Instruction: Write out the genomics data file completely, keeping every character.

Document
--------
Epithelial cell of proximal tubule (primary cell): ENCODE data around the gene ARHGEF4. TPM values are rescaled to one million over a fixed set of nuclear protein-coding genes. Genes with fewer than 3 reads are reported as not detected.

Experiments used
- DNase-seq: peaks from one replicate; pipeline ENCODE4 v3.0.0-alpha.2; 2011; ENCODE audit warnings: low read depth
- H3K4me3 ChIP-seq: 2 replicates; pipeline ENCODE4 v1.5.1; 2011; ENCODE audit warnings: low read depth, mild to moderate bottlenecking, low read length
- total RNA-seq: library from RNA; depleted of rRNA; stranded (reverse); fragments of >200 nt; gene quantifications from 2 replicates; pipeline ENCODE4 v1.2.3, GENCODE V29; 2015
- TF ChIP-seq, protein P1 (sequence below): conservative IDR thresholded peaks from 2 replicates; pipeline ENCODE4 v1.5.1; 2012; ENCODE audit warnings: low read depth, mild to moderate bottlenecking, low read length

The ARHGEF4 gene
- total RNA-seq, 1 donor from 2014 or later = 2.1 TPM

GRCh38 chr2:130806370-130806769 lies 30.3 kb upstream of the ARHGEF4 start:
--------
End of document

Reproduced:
Epithelial cell of proximal tubule (primary cell): ENCODE data around the gene ARHGEF4. TPM values are rescaled to one million over a fixed set of nuclear protein-coding genes. Genes with fewer than 3 reads are reported as not detected.

Experiments used
- DNase-seq: peaks from one replicate; pipeline ENCODE4 v3.0.0-alpha.2; 2011; ENCODE audit warnings: low read depth
- H3K4me3 ChIP-seq: 2 replicates; pipeline ENCODE4 v1.5.1; 2011; ENCODE audit warnings: low read depth, mild to moderate bottlenecking, low read length
- total RNA-seq: library from RNA; depleted of rRNA; stranded (reverse); fragments of >200 nt; gene quantifications from 2 replicates; pipeline ENCODE4 v1.2.3, GENCODE V29; 2015
- TF ChIP-seq, protein P1 (sequence below): conservative IDR thresholded peaks from 2 replicates; pipeline ENCODE4 v1.5.1; 2012; ENCODE audit warnings: low read depth, mild to moderate bottlenecking, low read length

The ARHGEF4 gene
- total RNA-seq, 1 donor from 2014 or later = 2.1 TPM

GRCh38 chr2:130806370-130806769 lies 30.3 kb upstream of the ARHGEF4 start: